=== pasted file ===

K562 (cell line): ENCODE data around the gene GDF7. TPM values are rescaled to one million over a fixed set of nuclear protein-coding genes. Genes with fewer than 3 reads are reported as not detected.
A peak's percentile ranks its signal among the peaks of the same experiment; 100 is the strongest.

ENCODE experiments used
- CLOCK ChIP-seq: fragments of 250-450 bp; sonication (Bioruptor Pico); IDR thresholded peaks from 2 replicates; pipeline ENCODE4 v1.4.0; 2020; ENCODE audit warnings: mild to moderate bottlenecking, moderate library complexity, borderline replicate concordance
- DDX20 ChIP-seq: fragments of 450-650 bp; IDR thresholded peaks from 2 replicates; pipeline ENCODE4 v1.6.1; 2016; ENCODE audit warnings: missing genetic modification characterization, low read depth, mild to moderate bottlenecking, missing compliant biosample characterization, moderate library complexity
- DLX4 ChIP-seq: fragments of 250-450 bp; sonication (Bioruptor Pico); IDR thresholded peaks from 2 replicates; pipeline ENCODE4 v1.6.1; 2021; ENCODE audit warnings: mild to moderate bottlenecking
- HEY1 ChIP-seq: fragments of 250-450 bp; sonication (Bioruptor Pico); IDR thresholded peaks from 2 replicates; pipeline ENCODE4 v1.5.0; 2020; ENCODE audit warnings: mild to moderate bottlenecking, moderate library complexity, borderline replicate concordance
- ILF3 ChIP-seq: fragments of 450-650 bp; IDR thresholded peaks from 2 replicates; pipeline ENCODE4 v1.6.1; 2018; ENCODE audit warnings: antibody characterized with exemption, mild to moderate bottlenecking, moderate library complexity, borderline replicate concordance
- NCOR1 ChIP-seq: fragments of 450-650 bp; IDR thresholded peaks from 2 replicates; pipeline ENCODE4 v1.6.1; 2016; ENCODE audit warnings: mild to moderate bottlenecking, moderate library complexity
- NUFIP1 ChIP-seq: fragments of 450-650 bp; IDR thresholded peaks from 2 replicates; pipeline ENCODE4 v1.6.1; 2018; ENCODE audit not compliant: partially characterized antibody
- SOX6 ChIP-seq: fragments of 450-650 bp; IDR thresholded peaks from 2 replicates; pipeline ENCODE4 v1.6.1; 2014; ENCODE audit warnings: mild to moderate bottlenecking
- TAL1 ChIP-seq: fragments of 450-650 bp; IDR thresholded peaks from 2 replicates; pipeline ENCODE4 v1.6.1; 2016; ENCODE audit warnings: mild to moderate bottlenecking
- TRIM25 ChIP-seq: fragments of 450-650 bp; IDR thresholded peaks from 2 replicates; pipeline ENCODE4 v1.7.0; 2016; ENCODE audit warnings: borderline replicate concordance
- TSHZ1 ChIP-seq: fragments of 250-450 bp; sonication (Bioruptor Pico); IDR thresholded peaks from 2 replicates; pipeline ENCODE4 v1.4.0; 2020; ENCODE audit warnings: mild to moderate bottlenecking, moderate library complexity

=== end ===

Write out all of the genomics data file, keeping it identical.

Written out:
K562 (cell line): ENCODE data around the gene GDF7. TPM values are rescaled to one million over a fixed set of nuclear protein-coding genes. Genes with fewer than 3 reads are reported as not detected.
A peak's percentile ranks its signal among the peaks of the same experiment; 100 is the strongest.

ENCODE experiments used
- CLOCK ChIP-seq: fragments of 250-450 bp; sonication (Bioruptor Pico); IDR thresholded peaks from 2 replicates; pipeline ENCODE4 v1.4.0; 2020; ENCODE audit warnings: mild to moderate bottlenecking, moderate library complexity, borderline replicate concordance
- DDX20 ChIP-seq: fragments of 450-650 bp; IDR thresholded peaks from 2 replicates; pipeline ENCODE4 v1.6.1; 2016; ENCODE audit warnings: missing genetic modification characterization, low read depth, mild to moderate bottlenecking, missing compliant biosample characterization, moderate library complexity
- DLX4 ChIP-seq: fragments of 250-450 bp; sonication (Bioruptor Pico); IDR thresholded peaks from 2 replicates; pipeline ENCODE4 v1.6.1; 2021; ENCODE audit warnings: mild to moderate bottlenecking
- HEY1 ChIP-seq: fragments of 250-450 bp; sonication (Bioruptor Pico); IDR thresholded peaks from 2 replicates; pipeline ENCODE4 v1.5.0; 2020; ENCODE audit warnings: mild to moderate bottlenecking, moderate library complexity, borderline replicate concordance
- ILF3 ChIP-seq: fragments of 450-650 bp; IDR thresholded peaks from 2 replicates; pipeline ENCODE4 v1.6.1; 2018; ENCODE audit warnings: antibody characterized with exemption, mild to moderate bottlenecking, moderate library complexity, borderline replicate concordance
- NCOR1 ChIP-seq: fragments of 450-650 bp; IDR thresholded peaks from 2 replicates; pipeline ENCODE4 v1.6.1; 2016; ENCODE audit warnings: mild to moderate bottlenecking, moderate library complexity
- NUFIP1 ChIP-seq: fragments of 450-650 bp; IDR thresholded peaks from 2 replicates; pipeline ENCODE4 v1.6.1; 2018; ENCODE audit not compliant: partially characterized antibody
- SOX6 ChIP-seq: fragments of 450-650 bp; IDR thresholded peaks from 2 replicates; pipeline ENCODE4 v1.6.1; 2014; ENCODE audit warnings: mild to moderate bottlenecking
- TAL1 ChIP-seq: fragments of 450-650 bp; IDR thresholded peaks from 2 replicates; pipeline ENCODE4 v1.6.1; 2016; ENCODE audit warnings: mild to moderate bottlenecking
- TRIM25 ChIP-seq: fragments of 450-650 bp; IDR thresholded peaks from 2 replicates; pipeline ENCODE4 v1.7.0; 2016; ENCODE audit warnings: borderline replicate concordance
- TSHZ1 ChIP-seq: fragments of 250-450 bp; sonication (Bioruptor Pico); IDR thresholded peaks from 2 replicates; pipeline ENCODE4 v1.4.0; 2020; ENCODE audit warnings: mild to moderate bottlenecking, moderate library complexity